McCarten produced and wrote The Theory of Everything (2014), concerning the life of Prof. Stephen Hawking, and his first wife, Jane Hawking. He first initiated talks with Jane to acquire the rights to her autobiography, Travelling to Infinity, in 2004, and shortly after began work on the screenplay, which took its inspiration from her book.

On 15 January 2015, the film received 5 Academy Award nominations, with McCarten earning two as producer and screenwriter in the categories of Best Picture and Best Adapted Screenplay. He won two BAFTA awards for his roles as producer Best British Film and screenwriter Best Adapted Screenplay.

In 2017, McCarten wrote and co-produced a film about Winston Churchill, Darkest Hour where, famously, Churchill took a trip on the London Underground. It stars Gary Oldman as Churchill, who has received critical acclaim for his performance. The film received 6 Academy Award nominations, with McCarten earning one as producer in the category of Best Picture. He was nominated also for two BAFTA awards for his role as producer, Best British Film and Best Film.

McCarten wrote Bohemian Rhapsody, the Queen biopic that reached Number 1 at the box office in the US, UK, France, Germany, and all major markets, recording the second biggest opening weekend in history for a musical biography.

In 2019, his adaption of his own stage-play for the The Two Popes has its world premiere at the Telluride Film Festival.

Personal lifeEdit

McCarten divides his time between London, Los Angeles and Munich. He has three children.

Selected worksEdit


  • Spinners Random House New Zealand (1999) Harper Perennial (US) (2001)
  • The English Harem Picador (2002), reprinted (film-tie-in) Alma Books (2006)
  • Brilliance (2006) Hawthorne Books (US), Alma Books (UK) Random House (NZ) Diogenes (Germany)
  • Death of a Superhero Alma Books (2006, 2007)
  • Show of Hands (2008) Diogenes (Germ.), Simon and Schuster (US), Random House (NZ)
  • In the Absence of Heroes (2012) Random House (NZ), Diogenes (Germ.)
  • funnygirl (2015) Alma Books (UK), Random House (NZ) Diogenes (Germany)


  • Darkest Hour: How Churchill Brought Us Back from the Brink (2017) Penguin/Viking (UK), Harper Collins (US)
  • The Pope: Francis, Benedict, and the Decision That Shook the World (2019) Flatiron Books (US)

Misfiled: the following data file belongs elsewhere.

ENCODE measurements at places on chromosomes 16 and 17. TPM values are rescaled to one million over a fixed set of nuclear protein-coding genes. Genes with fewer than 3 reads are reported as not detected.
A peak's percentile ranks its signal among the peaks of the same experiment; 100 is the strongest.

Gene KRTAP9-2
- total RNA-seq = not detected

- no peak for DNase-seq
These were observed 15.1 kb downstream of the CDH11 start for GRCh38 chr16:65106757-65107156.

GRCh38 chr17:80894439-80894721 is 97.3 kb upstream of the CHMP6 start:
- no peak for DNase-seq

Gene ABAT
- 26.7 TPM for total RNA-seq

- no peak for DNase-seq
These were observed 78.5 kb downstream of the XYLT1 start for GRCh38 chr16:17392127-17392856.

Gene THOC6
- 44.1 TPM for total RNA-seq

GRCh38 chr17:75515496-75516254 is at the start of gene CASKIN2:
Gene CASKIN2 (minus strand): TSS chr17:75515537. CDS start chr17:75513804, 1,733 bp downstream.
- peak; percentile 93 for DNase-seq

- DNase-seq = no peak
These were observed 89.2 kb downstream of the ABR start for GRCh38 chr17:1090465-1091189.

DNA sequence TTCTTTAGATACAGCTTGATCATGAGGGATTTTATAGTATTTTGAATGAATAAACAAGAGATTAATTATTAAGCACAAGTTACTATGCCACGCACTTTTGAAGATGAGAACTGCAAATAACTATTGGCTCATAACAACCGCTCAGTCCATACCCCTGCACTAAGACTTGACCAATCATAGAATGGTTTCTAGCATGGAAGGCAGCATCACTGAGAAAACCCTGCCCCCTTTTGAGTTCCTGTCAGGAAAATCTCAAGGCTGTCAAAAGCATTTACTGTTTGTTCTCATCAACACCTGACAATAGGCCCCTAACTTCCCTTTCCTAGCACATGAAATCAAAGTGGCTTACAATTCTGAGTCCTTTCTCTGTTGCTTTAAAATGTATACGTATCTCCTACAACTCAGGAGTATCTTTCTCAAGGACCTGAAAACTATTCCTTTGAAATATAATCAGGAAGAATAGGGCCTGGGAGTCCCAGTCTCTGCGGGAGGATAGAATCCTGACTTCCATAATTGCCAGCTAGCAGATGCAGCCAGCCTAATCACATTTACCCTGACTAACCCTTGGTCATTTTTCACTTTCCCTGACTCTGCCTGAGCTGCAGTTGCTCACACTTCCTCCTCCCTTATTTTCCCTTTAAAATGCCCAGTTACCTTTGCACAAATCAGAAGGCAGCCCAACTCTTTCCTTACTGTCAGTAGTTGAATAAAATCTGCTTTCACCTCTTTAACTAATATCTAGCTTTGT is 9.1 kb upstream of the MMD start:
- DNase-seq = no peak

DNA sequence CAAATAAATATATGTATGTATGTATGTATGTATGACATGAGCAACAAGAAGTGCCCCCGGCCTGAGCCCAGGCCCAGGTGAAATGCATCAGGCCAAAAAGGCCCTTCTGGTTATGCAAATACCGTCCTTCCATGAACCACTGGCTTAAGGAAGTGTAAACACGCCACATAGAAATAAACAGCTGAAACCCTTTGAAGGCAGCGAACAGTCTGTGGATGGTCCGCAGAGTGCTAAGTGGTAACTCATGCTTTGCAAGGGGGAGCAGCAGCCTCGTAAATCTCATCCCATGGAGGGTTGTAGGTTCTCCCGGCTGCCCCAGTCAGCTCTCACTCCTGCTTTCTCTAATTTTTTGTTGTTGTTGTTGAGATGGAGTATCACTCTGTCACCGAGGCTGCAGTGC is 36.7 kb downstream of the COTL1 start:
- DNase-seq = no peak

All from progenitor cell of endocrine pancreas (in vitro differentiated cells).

• Invitation to a Second Class Carriage. Depot Theatre, Wellington, 1984.
  • Yellow Canary Mazurka. Circa, 1987.
  • Ladies Night. With Stephen Sinclair. Mercury, 1987.
  • Pigeon English. Playwrights' Workshop, 1988; Depot, 1989.
  • Weed. Circa, 1990.
  • Via Satellite. Circa, 1991, and the winner of the NZ Listener Best Play and Wellington Theatre Critics' Best Production awards for 1991.
  • Hang on a Minute, Mate. Downstage, 1992.
  • Ladies' Night 2. With Stephen Sinclair. Mercury, 1992.
  • FILTH (Failed in London, Try Hong Kong). Circa, 1995.
  • Four Cities aka "Continental Breakfast". Los Angeles, 1996.
  • The Pope, 2017
  • Tuesday At Warrens, Fridays at Bills, 2018


  • Death of a Superhero (2014; book by McCarten and music by Paul Brown)


  1. ^ a b c Saltmarsh, Matthew (24 May 2008). "From sex comedy to exiles: Prolific New Zealander's worldwide reach". The New York Times. Retrieved 13 November 2014.
  2. ^ "Anthony McCarten profile". Authortrek. Archived from the original on 13 November 2014. Retrieved 13 November 2014.
  3. ^ Mendelson, Scott (7 January 2019). "Bryan Singer Golden Globes Winning 'Bohemian Rhapsody' Is The Highest Grossing Drama Of All Time". Forbes Magazine.
  4. ^ Chilton, Bart (26 November 2018). "Bohemian Blockchain Rhapsody: Lessons to be Learned from Queen & Freddie". Forbes Magazine.
  5. ^ Aridi, Compiled by Sara (2019-01-06). "Golden Globe Winners 2019: The Complete List". The New York Times. ISSN 0362-4331. Retrieved 2019-01-07.
  6. ^ Staff, Variety (2019-01-22). "Oscar Nominations 2019: The Complete List". Variety. ISSN 0362-4331. Retrieved 2019-01-22.

External linksEdit